Mullein grows all across the United States, developing a tall stem that’s almost four feet in height, with broad leaves forming a basal rosette around the plant. Walking up to mullein, you’ll notice a slightly sweet, honey-like fragrance coming from the yellow flowers of the plant.
Mullein has potent therapeutic properties that come from the nectar and stamens of the plant. This woolly-leafed biennial also goes by the monikers of Candlewick, candle flower, and European or orange mullein.
Mullein has a long history as a herbal remedy used in the treatment of various adverse health conditions. The polyphenols found in mullein are effective at treating the symptoms of upper-respiratory-tract infections, as well as digestive and skin issues.
The crushed dried flowers and leaves of the mullein make a fragrant, sweet-smelling tea bursting with flavor, and polyphenol antioxidants, that cleanse the bloodstream of free radicals. Here are eight medicinal uses of including mullein in your diet.
1. Mullein Tea
The leaves of mullein make a fantastic herbal tea with therapeutic benefits. Pick the leaves from the plant as the flowers start to show, and dry them in the sun for a few days until crisp. Crush the leaves and add them to your tea infuser.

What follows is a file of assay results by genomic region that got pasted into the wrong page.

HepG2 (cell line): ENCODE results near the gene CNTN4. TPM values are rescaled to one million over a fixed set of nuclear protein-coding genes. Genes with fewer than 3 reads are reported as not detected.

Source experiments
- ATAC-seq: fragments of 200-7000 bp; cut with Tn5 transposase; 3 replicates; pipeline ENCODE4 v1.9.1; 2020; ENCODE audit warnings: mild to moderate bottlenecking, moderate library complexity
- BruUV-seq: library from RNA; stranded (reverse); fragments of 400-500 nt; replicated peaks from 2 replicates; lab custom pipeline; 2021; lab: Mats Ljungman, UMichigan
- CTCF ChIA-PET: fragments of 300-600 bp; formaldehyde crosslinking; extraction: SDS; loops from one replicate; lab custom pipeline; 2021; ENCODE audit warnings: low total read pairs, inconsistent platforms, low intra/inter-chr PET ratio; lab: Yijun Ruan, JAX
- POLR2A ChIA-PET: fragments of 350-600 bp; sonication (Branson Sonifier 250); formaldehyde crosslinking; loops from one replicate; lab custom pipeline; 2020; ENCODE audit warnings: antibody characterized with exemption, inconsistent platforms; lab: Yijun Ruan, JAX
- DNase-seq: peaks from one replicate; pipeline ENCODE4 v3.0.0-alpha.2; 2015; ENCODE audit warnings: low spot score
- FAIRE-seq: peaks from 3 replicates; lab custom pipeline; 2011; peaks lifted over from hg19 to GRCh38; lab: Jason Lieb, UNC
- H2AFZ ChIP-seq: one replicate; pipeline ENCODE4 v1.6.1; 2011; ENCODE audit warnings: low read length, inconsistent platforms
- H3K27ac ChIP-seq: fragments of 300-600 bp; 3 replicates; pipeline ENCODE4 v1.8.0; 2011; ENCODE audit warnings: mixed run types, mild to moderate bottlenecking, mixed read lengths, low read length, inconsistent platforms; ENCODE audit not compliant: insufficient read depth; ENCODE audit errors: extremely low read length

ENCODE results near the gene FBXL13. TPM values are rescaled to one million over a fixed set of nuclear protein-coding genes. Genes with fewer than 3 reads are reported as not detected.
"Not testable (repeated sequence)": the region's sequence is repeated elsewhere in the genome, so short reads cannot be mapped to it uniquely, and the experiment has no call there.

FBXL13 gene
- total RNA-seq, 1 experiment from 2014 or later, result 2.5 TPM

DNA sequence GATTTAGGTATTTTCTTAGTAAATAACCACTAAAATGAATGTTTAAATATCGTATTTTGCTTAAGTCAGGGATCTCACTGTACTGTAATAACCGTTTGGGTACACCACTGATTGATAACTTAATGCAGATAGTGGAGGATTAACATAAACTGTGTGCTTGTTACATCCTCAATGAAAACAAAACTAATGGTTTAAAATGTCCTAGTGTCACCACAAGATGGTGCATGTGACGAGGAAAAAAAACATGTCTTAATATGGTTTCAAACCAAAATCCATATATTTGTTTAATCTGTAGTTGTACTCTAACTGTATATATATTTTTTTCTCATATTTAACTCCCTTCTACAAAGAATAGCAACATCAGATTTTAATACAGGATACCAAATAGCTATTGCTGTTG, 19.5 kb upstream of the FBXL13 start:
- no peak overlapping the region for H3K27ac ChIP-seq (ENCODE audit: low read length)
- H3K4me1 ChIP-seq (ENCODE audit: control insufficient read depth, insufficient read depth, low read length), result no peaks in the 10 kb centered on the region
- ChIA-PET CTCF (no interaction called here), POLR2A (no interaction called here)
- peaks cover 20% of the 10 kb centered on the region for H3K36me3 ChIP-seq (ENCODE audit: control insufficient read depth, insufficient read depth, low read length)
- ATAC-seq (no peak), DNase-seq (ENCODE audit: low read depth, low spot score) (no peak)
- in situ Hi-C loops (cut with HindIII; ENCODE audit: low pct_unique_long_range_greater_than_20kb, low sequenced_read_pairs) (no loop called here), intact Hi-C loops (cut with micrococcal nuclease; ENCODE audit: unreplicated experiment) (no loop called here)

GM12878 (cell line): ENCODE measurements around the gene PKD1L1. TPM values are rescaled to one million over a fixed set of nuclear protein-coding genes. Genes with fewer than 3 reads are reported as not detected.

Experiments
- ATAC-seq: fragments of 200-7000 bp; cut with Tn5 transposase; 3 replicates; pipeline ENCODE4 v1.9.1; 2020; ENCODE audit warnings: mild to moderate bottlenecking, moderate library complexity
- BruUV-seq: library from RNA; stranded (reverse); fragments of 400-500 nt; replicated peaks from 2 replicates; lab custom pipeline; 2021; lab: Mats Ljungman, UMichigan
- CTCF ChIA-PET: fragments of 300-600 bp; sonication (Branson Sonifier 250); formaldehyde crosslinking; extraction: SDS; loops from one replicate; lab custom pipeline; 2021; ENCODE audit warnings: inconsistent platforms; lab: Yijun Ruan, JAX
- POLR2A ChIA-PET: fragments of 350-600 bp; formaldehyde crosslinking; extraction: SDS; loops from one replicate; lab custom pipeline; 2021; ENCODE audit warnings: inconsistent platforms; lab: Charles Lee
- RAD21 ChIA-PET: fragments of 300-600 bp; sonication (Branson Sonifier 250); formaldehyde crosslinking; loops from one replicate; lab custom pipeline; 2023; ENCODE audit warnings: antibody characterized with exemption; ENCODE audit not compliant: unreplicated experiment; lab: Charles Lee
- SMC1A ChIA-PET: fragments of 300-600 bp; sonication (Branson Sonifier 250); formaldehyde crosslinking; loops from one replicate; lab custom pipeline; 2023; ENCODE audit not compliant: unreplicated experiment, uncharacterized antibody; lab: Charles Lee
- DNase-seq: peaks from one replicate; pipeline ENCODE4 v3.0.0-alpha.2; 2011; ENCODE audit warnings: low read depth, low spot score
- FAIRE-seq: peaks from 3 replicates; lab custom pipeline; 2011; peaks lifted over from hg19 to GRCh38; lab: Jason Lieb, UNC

We recommend you use two tablespoons of crushed leaves for three cups of tea. Add the infuser to your teapot and add hot water to brew. It’s vital that you don’t use boiling water in making your tea, as it may damage the beneficial polyphenol compounds in the tea leaves.
Let the tea leaves steep for 7-minutes for a strong brew, then drink it hot. You’ll find mullein has a sweet, nectar-like flavor and refreshing aroma. Add some fresh lemon wedges to the tea for a citrus edge, or a teaspoon of raw honey if you like it sweeter. If you’re a fan of iced tea, you can store your leftovers in the fridge for a few days.